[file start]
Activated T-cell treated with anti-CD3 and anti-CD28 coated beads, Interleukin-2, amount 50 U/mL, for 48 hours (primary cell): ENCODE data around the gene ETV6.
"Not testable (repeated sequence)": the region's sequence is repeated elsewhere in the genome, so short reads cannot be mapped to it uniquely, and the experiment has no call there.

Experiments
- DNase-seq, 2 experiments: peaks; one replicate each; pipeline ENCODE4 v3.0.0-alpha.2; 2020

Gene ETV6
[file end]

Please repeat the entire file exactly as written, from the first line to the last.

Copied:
Activated T-cell treated with anti-CD3 and anti-CD28 coated beads, Interleukin-2, amount 50 U/mL, for 48 hours (primary cell): ENCODE data around the gene ETV6.
"Not testable (repeated sequence)": the region's sequence is repeated elsewhere in the genome, so short reads cannot be mapped to it uniquely, and the experiment has no call there.

Experiments
- DNase-seq, 2 experiments: peaks; one replicate each; pipeline ENCODE4 v3.0.0-alpha.2; 2020

Gene ETV6